The largest concentration of public housing in America stands in a four-mile procession along Chicago's State Street, south of the city's central business district. Each project (five in all) grows successively more intimidating and imposing in scale, climaxing with the massive Robert Taylor Homes - 28 identical, 16-story high-rises, containing over 4,400 apartments. Named after the Chicago Housing Authority's first African American chairman, the Robert Taylor Homes opened in 1962 as the largest single public housing project in the country, housing 27,000 people when fully occupied, more than 20,000 of them children, and nearly all of them African American.1
In 1965, three years after the project's opening, the Chicago Daily News ran a six-part series describing conditions that horrified readers. Taylor residents, the series explained, faced a daily nightmare of broken elevators, erratic heat, excessive vandalism, and unsettling violence.2 By 1975, Chicago Housing Authority (CHA) budget crises, deepening maintenance woes, and escalating violence had driven out those with alternatives. That year, the CHA reported that one in eight units was vacant and 92% of Taylor's families relied upon government assistance. Taylor had become a national symbol of public housing failure. In 1996, CHA initiated plans to tear down the entire complex; as of the summer of 2000, ten of Taylor's 28 buildings had met the wrecking ball.3
What went wrong with the Robert Taylor Homes? How did a well-intentioned effort to house low-income families in a positive new environment instead produce the bleak, prison-like, demeaning warehouses for only the very poorest of black Chicagoans? Previous scholars have pointed to a formidable list of anti-public housing antagonists to explain the program's failure in most cities. Racist white local politicians interfered with site decisions, forcing segregated "second ghetto" locations.4 Real estate interests blocked quality construction and limited eligibility, ensuring public housing's second-class status.5 And modernist architects imposed untested design theories, creating dysfunctional, hideous, high-rises.6 The overriding conclusion of previous analysts is that public housing was basically a sound program that fell victim to forces beyond its control.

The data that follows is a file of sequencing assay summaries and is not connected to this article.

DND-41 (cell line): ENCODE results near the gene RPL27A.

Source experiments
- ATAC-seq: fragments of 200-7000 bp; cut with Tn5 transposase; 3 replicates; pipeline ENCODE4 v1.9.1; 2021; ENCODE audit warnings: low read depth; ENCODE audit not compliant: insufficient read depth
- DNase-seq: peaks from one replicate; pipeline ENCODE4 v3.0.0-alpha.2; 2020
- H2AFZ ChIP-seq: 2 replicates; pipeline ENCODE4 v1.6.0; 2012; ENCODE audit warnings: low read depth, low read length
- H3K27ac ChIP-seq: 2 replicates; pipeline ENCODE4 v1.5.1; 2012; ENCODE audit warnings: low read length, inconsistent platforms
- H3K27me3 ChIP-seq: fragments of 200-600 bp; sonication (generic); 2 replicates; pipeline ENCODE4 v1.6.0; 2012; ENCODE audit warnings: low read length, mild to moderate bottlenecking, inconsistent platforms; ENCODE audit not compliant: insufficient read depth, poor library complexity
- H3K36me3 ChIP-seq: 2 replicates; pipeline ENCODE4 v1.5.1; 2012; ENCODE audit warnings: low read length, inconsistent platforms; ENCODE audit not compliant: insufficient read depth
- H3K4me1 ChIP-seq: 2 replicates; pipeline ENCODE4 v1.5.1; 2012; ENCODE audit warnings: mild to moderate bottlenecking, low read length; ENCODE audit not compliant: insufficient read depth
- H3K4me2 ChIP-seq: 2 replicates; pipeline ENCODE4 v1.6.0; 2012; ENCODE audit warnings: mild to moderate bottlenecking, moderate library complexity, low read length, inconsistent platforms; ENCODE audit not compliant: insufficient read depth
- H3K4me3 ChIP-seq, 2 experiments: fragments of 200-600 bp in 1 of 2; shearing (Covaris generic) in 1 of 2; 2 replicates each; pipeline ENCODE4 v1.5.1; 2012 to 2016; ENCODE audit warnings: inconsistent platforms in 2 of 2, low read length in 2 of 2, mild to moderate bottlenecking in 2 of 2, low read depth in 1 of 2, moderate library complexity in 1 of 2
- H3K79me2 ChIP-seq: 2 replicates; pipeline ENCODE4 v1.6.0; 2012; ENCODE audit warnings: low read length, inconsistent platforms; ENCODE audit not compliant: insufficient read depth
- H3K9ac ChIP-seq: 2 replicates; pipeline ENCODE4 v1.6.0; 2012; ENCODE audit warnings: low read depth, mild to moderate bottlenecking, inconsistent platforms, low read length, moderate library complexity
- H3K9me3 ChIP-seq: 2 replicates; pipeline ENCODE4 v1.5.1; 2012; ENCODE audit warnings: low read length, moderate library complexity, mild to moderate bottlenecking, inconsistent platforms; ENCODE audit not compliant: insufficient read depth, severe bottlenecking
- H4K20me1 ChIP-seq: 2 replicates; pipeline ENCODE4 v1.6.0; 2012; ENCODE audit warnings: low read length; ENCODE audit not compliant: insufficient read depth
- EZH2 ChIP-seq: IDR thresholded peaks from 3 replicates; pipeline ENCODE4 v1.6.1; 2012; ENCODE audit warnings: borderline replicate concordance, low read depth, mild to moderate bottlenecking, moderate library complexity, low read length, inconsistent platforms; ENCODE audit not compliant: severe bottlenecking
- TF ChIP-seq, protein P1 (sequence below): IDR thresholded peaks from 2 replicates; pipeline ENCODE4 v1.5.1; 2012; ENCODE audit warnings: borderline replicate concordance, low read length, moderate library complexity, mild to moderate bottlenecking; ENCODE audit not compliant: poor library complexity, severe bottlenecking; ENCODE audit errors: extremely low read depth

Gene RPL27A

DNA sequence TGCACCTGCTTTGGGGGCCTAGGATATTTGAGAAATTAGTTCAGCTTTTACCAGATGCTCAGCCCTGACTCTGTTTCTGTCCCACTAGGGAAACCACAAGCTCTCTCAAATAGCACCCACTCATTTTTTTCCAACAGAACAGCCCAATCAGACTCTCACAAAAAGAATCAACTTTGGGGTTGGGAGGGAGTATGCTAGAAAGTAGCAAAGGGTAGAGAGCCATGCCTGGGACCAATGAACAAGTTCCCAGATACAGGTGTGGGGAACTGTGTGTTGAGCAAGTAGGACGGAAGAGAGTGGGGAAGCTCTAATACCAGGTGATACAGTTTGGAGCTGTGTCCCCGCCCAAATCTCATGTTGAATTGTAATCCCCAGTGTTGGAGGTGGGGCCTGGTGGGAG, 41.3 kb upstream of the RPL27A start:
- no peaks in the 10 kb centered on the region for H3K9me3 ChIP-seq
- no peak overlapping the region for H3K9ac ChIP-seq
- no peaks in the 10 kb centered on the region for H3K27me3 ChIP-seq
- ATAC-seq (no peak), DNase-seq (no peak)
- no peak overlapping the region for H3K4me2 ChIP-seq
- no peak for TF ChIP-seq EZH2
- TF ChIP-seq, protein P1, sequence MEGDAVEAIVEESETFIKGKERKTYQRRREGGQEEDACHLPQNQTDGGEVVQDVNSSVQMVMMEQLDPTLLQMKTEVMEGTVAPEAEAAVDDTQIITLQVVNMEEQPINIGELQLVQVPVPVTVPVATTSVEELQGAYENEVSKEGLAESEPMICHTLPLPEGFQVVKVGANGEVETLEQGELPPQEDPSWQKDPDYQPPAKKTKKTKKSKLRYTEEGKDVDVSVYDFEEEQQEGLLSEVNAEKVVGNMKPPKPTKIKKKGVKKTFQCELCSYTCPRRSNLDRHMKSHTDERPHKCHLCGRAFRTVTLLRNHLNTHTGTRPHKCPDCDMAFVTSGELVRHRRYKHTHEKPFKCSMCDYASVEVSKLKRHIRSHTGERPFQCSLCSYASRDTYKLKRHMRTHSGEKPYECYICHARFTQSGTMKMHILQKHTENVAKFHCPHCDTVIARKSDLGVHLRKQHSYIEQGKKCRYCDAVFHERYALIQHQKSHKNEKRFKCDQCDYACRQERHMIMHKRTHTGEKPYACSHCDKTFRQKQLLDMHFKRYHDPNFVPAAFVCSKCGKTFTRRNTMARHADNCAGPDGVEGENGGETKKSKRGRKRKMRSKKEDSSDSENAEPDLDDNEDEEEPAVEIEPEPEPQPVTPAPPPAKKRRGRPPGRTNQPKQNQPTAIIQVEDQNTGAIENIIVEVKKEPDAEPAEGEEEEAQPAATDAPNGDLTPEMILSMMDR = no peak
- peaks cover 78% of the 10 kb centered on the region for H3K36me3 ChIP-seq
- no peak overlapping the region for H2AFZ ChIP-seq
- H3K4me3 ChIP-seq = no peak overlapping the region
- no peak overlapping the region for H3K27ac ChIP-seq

Recently opened archives of the Chicago Housing Authority provide new material for evaluating the policies that led to the construction of the Robert Taylor Homes, as well as the conditions that led to its ultimate failure.7 These archives point to explanations beyond external opposition and instead reveal internal policy weaknesses in the public housing program. Progressive administrators before and after World War II, motivated by an unassailably sincere desire to improve Chicago's housing conditions, planned to tear down large swaths of the city deemed "slums" and rebuild with large-scale, high-density, often high-rise housing exclusively for lowincome families. By the mid-1950s, administrators in Chicago recognized some of the problems created by this approach, namely the use of elevator buildings for families with small children. But bureaucratic squabbling and obsession with cost in the late 1950s blocked the CHA's efforts to reform its designs and build low-rise buildings. Importantly, the CHA proceeded reluctantly with high-rise designs when it began construction of Taylor in 1959. Once built, the CHA struggled to manage its sprawling project, as high youth densities, inadequate services, and maintenance failures created a demoralizing environment for tenants and staff alike. Decline came rapidly between 1967 and 1974, and Taylor spiraled downward into the city's most visible public shame.
To unravel the demise of the Robert Taylor Homes, four key policy areas are analyzed: site selection, design, tenant selection, and management. Each policy area involves a critical question in Taylor's history. First, why was Taylor built in its segregated, black belt location? …